She drew still lifes. Still lifes on the verge of putrefying. On the verge of putrefying, because despite their fullness, their glistening sheen, earthy scent, she knew there was a seed of rot on the inside. On the inside, invisible to others, but harboured within, waiting. Waiting in the bowl like a dark sullen aubergine, light deflecting attention from its wrinkles onto its neighbour, a dimpled onion. “Dimpled onion”, she’d been called by a man. A man with too many layers to peel back without copious tears being shed but with a green shoot rising, she saw. She saw it was a bid for escape. A bid for escape from her and the faded butternut squash and muddy sweet potato of his root-vegetable family, a previous incarnation, that he sought adventure, was ready for a new life. A new life of self-perpetuation, partaking in the cycle of life and death rather than die with her in a bowl. In a bowl she drew him. She drew him still.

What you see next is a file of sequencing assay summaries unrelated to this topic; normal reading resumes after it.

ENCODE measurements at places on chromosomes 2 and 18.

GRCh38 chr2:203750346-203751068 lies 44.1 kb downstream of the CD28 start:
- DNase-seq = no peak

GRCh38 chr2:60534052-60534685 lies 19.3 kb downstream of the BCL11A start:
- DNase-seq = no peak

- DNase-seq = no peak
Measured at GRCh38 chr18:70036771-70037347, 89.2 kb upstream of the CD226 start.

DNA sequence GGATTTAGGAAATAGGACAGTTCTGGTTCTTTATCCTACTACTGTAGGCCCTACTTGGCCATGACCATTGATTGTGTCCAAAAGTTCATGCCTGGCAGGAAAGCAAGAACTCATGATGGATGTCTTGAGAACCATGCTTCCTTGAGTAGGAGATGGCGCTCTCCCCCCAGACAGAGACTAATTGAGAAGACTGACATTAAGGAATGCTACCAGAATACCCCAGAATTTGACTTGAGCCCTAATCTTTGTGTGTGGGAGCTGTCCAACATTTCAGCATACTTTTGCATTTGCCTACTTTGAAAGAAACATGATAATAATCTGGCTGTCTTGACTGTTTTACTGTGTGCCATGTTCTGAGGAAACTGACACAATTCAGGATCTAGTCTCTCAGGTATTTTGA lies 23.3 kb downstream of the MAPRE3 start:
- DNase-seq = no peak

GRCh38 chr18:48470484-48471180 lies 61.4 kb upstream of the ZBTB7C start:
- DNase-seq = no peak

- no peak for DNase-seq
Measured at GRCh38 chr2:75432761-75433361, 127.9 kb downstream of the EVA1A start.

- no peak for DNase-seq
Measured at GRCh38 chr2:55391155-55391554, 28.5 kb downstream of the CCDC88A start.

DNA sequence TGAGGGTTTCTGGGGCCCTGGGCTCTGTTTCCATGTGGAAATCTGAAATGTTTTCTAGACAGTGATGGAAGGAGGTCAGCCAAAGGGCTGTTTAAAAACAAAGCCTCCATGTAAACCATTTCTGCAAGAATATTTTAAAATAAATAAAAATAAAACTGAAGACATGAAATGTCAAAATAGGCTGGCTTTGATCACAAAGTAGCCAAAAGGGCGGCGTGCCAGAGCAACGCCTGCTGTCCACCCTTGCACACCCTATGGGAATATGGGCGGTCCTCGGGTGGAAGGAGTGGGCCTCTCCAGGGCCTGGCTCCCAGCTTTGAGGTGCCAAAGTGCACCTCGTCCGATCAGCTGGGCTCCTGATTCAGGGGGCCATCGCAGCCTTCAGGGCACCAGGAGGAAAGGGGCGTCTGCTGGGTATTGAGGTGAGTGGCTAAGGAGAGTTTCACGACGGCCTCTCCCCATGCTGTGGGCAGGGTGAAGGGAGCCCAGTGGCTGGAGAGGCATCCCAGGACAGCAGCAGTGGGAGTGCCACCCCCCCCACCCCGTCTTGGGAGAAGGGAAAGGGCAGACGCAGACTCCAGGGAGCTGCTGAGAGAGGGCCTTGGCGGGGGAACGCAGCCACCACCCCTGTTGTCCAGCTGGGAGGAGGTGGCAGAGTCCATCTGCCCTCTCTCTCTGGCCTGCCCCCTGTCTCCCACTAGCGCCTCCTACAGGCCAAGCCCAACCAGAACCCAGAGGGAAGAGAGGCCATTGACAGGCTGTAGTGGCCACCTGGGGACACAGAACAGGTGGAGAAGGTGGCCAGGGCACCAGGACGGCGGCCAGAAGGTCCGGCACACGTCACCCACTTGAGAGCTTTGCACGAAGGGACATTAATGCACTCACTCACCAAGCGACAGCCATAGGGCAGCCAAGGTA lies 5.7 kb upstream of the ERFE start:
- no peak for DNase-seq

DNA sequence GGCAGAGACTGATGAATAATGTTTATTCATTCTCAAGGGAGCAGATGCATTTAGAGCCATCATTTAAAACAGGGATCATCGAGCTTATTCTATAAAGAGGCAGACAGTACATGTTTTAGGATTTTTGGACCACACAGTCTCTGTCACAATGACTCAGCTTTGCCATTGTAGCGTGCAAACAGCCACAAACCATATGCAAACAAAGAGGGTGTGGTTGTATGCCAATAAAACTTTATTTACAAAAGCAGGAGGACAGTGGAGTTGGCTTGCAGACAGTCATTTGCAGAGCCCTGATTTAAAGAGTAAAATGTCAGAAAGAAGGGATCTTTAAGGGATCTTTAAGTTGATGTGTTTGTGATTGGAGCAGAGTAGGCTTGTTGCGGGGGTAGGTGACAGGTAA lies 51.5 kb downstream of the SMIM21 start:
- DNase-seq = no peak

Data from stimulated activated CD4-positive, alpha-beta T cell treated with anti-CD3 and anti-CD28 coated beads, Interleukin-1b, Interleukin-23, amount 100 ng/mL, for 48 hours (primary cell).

Nadia Jacobson hails from London and lives in Jerusalem. She is a flash fiction editor at The Ilanot Review. Her fiction has appeared in Meniscus, Annalemma, The Binnacle, and a number of anthologies. She flips between writing flash fiction and revising two interweaving novels.
Photo by Jo Lanta on Unsplash
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